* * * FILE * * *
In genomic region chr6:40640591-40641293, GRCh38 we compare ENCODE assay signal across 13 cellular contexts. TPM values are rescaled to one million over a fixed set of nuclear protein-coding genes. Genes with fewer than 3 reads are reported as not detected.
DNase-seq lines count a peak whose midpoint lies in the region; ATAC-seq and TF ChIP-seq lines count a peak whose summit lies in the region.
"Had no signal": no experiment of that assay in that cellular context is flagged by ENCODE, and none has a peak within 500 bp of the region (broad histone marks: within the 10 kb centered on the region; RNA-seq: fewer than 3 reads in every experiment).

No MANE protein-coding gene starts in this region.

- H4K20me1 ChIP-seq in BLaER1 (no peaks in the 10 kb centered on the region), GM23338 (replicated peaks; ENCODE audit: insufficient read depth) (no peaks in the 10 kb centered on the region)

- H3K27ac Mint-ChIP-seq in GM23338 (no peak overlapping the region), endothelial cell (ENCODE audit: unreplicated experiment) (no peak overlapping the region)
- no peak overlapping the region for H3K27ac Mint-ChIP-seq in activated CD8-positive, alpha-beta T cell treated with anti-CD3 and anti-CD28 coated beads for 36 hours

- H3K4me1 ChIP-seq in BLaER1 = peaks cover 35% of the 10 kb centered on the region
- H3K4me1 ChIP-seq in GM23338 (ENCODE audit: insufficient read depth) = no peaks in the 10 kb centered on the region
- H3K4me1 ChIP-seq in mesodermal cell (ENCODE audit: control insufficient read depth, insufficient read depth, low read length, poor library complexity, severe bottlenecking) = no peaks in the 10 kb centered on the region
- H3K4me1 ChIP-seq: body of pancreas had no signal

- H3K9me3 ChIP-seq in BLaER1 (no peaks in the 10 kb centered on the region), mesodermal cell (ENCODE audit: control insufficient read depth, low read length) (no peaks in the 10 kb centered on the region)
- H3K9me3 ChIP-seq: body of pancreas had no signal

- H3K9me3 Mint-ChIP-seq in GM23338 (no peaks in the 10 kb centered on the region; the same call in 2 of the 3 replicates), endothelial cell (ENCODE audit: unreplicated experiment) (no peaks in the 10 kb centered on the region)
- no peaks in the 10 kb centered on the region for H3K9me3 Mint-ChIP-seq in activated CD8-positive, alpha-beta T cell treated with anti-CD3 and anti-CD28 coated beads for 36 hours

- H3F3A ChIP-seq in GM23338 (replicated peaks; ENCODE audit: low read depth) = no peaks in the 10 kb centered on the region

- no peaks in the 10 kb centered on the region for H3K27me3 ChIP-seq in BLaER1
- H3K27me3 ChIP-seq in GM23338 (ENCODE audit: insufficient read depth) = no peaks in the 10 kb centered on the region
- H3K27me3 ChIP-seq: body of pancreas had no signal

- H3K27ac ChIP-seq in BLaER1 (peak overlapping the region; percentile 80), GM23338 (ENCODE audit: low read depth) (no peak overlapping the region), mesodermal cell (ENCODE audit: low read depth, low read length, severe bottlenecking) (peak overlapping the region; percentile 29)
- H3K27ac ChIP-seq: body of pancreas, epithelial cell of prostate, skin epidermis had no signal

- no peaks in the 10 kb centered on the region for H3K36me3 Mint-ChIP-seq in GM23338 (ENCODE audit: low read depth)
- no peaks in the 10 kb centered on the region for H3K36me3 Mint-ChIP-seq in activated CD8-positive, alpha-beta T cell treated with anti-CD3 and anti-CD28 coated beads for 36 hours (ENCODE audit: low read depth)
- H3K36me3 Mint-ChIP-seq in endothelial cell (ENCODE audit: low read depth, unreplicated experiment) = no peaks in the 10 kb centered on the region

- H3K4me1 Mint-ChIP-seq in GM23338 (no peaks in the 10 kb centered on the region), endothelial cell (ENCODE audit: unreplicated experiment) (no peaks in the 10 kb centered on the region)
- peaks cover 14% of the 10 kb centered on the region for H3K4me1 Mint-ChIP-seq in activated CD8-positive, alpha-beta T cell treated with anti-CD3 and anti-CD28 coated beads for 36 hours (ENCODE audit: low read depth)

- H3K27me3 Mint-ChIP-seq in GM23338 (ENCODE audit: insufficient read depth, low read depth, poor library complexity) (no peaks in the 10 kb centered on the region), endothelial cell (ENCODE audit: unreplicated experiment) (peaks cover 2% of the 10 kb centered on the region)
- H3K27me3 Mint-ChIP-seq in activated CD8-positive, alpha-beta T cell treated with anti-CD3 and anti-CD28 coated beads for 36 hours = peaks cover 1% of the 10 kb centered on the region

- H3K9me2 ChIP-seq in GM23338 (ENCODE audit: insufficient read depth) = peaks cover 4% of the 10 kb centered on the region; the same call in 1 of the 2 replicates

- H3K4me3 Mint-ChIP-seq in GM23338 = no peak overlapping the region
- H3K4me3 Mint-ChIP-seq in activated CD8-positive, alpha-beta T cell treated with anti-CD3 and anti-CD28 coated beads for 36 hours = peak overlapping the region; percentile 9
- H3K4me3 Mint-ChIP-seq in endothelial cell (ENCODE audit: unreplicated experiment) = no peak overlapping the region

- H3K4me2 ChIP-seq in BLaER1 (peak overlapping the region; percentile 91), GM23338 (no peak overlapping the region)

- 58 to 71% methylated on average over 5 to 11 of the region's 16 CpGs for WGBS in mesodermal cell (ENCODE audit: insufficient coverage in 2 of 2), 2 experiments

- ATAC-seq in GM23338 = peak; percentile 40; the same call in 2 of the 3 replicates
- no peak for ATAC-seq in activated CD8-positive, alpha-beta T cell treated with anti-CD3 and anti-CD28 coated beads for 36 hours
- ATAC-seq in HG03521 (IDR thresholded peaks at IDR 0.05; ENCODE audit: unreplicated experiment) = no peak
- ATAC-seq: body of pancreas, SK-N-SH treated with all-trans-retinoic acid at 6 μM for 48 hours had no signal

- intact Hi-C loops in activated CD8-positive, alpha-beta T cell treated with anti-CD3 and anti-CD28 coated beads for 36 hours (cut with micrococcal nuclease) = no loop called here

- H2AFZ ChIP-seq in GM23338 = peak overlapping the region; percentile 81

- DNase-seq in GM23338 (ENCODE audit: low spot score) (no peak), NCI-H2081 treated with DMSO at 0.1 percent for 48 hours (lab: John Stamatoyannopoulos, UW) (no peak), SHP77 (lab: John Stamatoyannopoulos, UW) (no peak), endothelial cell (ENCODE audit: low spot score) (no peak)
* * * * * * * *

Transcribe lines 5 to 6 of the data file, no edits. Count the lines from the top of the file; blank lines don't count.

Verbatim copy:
- H4K20me1 ChIP-seq in BLaER1 (no peaks in the 10 kb centered on the region), GM23338 (replicated peaks; ENCODE audit: insufficient read depth) (no peaks in the 10 kb centered on the region)

- H3K27ac Mint-ChIP-seq in GM23338 (no peak overlapping the region), endothelial cell (ENCODE audit: unreplicated experiment) (no peak overlapping the region)